Widely considered one of the leading Surrealists (though he was never officially part of the group), Joan Miró was also a pioneer of automatism: a method of spontaneous drawing that attempted to express the inner workings of the human psyche. Miró used color and form in a symbolic manner, developing intricate compositions and a wandering linear style that combined abstract elements with recurring motifs such as birds, eyes, and the moon. During his lifetime, Miró received the Grand Prize for Graphic Work at the 1954 Venice Biennale, exhibited at the first Documenta exhibition in 1955, and enjoyed multiple high-profile retrospectives. Today, Miró’s work—which has sold for eight figures at auction—can be found in the permanent collections of the Art Institute of Chicago and the Museum of Modern Art, among other institutions. His public sculptures and murals are installed in cities around the world, including Milan, Paris, and Barcelona.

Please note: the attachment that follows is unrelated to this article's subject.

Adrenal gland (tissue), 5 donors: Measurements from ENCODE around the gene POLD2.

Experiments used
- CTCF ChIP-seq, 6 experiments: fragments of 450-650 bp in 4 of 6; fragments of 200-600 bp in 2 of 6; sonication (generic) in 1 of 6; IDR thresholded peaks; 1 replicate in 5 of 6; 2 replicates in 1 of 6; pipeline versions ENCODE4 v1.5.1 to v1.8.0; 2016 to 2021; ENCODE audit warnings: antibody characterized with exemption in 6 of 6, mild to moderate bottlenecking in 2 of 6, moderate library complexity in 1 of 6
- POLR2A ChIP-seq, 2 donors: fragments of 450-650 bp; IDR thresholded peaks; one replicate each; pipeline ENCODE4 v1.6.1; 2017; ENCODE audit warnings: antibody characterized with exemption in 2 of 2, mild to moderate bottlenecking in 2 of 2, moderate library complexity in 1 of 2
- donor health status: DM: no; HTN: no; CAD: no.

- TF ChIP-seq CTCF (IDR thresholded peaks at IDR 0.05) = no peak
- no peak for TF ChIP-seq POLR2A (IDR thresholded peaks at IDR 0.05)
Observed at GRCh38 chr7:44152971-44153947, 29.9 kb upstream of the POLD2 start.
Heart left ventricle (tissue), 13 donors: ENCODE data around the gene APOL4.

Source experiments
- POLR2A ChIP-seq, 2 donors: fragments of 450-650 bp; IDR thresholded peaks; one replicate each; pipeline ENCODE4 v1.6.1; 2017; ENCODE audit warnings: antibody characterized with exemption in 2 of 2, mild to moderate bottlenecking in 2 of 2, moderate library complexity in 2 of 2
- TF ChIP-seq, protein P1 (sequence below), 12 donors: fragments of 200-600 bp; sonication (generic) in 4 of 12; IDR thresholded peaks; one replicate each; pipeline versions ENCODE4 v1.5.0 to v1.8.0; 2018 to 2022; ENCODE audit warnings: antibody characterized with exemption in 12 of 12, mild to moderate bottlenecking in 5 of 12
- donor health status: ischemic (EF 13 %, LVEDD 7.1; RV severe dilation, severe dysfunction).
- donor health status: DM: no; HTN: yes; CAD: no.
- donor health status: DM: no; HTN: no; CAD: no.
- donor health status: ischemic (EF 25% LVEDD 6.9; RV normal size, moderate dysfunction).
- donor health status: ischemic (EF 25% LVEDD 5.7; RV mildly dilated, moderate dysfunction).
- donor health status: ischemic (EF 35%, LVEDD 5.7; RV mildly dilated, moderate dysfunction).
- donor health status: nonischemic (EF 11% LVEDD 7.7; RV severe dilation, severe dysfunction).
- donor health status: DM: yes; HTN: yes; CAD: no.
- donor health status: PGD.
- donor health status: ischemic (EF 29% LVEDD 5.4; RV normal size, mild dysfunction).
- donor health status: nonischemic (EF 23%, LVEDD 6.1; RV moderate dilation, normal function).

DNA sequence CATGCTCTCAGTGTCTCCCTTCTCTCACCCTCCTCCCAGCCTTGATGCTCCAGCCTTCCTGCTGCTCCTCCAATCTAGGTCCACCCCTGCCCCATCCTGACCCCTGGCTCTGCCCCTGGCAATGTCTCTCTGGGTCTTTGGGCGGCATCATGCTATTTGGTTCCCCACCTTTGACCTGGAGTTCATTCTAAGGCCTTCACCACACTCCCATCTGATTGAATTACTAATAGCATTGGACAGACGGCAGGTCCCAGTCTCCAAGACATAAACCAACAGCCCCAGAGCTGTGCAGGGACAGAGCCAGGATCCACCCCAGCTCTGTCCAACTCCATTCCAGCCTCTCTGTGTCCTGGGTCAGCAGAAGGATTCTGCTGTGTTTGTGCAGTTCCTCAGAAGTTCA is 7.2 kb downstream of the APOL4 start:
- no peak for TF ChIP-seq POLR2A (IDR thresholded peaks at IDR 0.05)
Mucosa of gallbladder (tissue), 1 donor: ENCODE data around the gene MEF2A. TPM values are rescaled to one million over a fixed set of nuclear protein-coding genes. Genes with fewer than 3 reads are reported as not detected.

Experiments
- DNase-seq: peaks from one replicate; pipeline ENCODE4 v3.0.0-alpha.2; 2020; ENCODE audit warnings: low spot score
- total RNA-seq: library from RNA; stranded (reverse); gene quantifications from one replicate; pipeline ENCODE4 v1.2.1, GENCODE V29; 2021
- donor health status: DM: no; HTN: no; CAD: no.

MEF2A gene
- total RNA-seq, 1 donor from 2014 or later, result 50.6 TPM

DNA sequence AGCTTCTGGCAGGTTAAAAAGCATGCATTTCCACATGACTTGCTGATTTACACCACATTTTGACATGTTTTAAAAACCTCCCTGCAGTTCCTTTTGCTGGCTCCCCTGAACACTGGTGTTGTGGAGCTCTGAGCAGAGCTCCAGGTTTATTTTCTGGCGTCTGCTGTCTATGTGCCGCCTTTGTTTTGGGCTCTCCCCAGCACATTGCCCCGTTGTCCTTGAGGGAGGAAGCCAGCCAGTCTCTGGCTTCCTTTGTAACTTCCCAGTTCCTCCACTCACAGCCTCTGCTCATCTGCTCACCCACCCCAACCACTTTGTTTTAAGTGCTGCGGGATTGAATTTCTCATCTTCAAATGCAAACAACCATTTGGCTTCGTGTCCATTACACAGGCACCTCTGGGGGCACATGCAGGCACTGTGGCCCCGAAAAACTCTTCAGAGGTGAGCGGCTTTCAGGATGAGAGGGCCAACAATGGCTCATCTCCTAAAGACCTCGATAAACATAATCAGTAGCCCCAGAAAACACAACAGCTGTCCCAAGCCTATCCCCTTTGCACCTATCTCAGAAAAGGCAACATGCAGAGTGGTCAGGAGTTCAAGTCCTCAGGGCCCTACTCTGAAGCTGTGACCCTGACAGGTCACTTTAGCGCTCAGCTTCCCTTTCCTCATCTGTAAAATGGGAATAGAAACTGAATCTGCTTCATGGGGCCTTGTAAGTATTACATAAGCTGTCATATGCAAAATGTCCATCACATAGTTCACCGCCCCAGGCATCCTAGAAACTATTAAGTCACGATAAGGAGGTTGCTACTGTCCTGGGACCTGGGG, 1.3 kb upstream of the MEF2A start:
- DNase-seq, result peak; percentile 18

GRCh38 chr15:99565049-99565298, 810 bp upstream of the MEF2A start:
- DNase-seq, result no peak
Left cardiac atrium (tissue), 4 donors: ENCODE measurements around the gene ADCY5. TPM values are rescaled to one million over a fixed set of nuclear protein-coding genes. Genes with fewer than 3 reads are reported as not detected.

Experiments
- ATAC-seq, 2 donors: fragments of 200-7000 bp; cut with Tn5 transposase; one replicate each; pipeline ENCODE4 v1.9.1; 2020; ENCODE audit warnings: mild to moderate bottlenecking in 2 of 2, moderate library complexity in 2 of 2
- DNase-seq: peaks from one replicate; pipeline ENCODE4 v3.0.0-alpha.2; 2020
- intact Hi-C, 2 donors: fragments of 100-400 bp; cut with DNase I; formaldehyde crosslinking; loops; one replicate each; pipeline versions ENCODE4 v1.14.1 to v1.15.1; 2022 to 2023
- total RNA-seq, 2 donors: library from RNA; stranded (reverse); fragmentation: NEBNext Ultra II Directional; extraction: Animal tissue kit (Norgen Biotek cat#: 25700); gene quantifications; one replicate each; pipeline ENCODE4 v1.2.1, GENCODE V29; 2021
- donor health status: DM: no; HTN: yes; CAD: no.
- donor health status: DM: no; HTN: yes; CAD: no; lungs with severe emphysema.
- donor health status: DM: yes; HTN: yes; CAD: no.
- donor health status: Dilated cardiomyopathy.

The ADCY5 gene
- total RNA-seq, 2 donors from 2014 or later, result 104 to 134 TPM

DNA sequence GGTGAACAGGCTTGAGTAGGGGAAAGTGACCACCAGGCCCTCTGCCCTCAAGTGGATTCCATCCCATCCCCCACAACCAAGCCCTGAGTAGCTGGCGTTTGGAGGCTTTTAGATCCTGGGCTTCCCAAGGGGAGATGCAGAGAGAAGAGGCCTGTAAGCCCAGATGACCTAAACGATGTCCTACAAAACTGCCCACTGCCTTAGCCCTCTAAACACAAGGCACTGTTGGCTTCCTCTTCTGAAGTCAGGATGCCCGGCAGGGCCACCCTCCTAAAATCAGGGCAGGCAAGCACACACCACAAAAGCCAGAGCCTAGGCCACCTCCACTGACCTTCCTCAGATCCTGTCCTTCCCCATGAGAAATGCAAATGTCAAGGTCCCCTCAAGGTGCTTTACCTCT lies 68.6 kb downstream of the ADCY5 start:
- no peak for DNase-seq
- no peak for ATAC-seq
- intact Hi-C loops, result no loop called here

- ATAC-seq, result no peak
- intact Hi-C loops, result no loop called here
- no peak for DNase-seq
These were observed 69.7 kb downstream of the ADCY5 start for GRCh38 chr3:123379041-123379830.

Matisse said of Miro, "Without a single line the piece would fall," referring to Miro's wonderful and skillful use of balance. The best works by Joan Miro are always perfectly balanced compositions in both form and color. This work entitled, "Maravillas Con Variaciones Acrósticas En El Jardín De Miró (Wonders With Aristocratic Variations In Miró's Garden)" created in 1975 is an excellent example of Miro's technical skill. To the untrained eye, the image at first appears as a jumble of random gestures and children's scribbles; however a little closer look reveals the genius at work. The red, green, brown, yellow, and blue wax lines are applied both thick and thin and both the forms and colors are chosen quite specifically for maximum visual impact. The overlying thick black wash lines provide depth of field by forcing the wax colored lines back into the background, creating a figure to ground relationship.
Signed by the artist and includes a full Certificate of Authenticity